When Pirlo later joined Juventus as a player, Buffon recalled watching him train and thinking, “God exists.” When Pirlo was announced as Juventus coach this summer, his reaction was different. “So I have to call you Mister now!?!?!” Buffon tweeted, using the Italian word for “Boss”.

“Of course!” responds when asked if he’s adapted to addressing his old friend in new terms. “That was the first thing I did. In front of other people, it will always be ‘Lord’. It is a question of roles, a question of respect, a question of intelligence. As long as we are here, he has one role and I have another. When we leave this place or go out together, then we can be Gigi and Andrea. “

The player-manager relationship is easy, he says, because of the history between them, a shared trust in each other’s intentions. Pirlo wrote in his autobiography about seeking Buffon’s gaze before taking his penalty in the final shootout of the World Cup, knowing it would help calm his nerves.

Andrea Pirlo and Gianluigi Buffon celebrate winning the Italian Super Cup last year
Andrea Pirlo and Gianluigi Buffon celebrate winning the Italian Super Cup last year. Photograph: Daniele Badolato / Juventus FC / Getty Images

Buffon smiles at that thought, perhaps remembering the younger version of himself that never felt as cool and serene inside as his performances might lead people to believe. Is there something you would like to go back in time and say to yourself now, from the other side of a spectacular career? “Let’s say yes, there are some tips I could give myself,” he responds after a pause. “But I remember how it was and I know how I am now. I need to have my own experiences. I need to mess up. If a person is never wrong and never pays the price for it, in my opinion they will never really understand.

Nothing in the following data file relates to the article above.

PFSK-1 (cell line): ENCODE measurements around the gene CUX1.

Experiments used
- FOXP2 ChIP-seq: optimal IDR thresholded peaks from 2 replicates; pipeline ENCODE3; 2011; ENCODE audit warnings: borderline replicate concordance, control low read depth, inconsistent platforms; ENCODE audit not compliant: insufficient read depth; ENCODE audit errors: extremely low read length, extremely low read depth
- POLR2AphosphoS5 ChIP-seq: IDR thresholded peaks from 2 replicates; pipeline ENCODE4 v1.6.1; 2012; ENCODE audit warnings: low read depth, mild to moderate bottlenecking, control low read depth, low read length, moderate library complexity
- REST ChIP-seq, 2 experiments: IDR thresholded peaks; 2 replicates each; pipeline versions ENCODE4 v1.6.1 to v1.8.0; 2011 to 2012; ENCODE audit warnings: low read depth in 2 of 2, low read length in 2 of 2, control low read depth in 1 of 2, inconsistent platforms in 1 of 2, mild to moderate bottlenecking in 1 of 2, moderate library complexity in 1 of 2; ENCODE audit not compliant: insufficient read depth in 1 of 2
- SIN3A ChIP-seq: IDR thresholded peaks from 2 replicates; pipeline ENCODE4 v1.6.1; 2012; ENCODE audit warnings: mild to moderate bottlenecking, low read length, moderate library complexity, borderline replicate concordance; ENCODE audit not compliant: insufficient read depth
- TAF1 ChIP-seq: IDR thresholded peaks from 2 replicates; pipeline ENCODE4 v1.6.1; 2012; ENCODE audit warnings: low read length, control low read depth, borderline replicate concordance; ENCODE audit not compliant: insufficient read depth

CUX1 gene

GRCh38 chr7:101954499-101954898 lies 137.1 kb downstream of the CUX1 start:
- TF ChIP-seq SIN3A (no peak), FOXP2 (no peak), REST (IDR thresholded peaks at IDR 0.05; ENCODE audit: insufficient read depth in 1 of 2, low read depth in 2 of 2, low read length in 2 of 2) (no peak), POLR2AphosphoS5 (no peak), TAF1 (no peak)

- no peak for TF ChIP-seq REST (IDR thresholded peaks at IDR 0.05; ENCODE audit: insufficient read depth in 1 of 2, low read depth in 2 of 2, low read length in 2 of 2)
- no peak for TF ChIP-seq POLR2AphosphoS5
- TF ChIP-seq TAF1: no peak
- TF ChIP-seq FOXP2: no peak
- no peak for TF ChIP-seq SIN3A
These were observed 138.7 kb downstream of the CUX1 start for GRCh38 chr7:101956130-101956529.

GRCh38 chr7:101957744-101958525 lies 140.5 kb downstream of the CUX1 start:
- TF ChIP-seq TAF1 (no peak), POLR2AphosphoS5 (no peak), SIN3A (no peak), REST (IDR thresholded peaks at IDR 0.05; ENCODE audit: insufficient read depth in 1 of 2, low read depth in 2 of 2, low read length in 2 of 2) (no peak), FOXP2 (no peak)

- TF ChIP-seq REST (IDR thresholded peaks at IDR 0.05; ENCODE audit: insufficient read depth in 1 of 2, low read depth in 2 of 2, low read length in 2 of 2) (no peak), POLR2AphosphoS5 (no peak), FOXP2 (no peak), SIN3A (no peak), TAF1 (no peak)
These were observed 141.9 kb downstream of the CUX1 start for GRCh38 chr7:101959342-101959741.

“It is important to do the wrong things in life. And it is even more important to pay for your mistakes. If you do not pay the fee, that fee will continue to be owed until the end. Feeling shame is an essential part of growing up. It makes you feel bad, it makes you reflect, it makes you look at the nuances of a situation ”.

With age, many mistakes are easier to keep in perspective. However, mistakes on the soccer field only get harder to digest. “When I make a mistake in a game, I honestly feel very uncomfortable. Totally distraught. I’m used to expecting the best of myself, so if I can’t do things perfectly, I feel great shame. “

It hasn’t happened often this season. That’s partly because Buffon plays less than he used to, handing over the starting goalkeeper job to Wojciech Szczesny when he left for Paris three years ago. But there are plenty of games for everyone, and Buffon has delivered commanding performances in key matches, including the Coppa Italia semi-final and Barcelona’s 3-0 win at Camp Nou to clinch the Champions League group.

At 43, Buffon still has a role to play on a team that, despite recent wobbles, has yet to be eliminated from any of the competitions in which he participated this season. A team led by one of his oldest friends, and which includes, in Cristiano Ronaldo, one of the greatest talents of all time.

“To tell the truth,” he says again, “I never imagined that I would continue playing for so long. But these are beautiful stories, I think. “